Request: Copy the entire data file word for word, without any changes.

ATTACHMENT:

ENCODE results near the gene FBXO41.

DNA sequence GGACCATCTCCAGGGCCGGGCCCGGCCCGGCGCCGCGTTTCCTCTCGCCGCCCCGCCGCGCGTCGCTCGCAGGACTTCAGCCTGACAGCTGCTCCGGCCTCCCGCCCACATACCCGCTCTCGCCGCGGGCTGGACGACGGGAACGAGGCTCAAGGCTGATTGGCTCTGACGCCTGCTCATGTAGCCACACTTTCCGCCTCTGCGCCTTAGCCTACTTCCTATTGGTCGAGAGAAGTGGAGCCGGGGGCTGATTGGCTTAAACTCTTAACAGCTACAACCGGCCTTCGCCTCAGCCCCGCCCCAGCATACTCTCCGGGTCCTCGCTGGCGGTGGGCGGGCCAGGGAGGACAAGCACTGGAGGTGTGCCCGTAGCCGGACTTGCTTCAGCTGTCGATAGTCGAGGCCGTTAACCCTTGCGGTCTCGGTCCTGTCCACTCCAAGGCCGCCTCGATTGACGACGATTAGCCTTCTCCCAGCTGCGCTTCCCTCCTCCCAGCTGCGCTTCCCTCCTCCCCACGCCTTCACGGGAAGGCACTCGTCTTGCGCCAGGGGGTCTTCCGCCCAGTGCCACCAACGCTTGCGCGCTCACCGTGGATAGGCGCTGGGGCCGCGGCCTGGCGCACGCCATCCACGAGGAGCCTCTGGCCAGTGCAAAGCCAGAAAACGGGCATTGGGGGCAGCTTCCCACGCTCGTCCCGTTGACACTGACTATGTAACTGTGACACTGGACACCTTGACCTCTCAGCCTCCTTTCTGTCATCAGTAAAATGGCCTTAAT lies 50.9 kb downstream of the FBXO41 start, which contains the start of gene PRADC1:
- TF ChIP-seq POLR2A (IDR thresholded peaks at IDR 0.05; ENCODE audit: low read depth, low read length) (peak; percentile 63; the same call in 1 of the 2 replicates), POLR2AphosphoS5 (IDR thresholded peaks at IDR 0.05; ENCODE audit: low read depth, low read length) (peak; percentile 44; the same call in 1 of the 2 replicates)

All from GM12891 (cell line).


ENCODE results near the gene FBXO41.

DNA sequence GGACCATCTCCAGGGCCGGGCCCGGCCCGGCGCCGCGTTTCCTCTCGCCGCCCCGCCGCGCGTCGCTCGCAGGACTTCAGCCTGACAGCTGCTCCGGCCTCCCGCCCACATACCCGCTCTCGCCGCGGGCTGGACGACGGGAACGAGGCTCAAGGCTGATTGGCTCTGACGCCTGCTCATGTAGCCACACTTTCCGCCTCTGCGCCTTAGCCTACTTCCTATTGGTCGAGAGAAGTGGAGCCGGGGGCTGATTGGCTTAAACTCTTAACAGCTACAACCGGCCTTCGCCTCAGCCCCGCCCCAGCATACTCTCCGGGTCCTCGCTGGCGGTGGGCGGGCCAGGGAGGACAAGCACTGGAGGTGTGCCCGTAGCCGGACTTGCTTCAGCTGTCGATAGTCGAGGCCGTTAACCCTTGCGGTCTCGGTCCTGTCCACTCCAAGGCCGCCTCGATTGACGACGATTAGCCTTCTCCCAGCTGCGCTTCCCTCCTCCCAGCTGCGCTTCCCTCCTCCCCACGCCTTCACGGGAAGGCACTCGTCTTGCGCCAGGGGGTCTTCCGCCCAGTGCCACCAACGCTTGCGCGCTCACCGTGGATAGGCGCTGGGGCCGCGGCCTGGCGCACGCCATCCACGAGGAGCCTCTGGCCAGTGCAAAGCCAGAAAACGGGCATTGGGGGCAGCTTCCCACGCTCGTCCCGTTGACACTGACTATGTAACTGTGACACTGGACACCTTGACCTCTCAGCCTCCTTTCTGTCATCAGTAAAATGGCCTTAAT lies 50.9 kb downstream of the FBXO41 start, which contains the start of gene PRADC1:
- TF ChIP-seq POLR2A (IDR thresholded peaks at IDR 0.05; ENCODE audit: low read depth, low read length) (peak; percentile 63; the same call in 1 of the 2 replicates), POLR2AphosphoS5 (IDR thresholded peaks at IDR 0.05; ENCODE audit: low read depth, low read length) (peak; percentile 44; the same call in 1 of the 2 replicates)

All from GM12891 (cell line).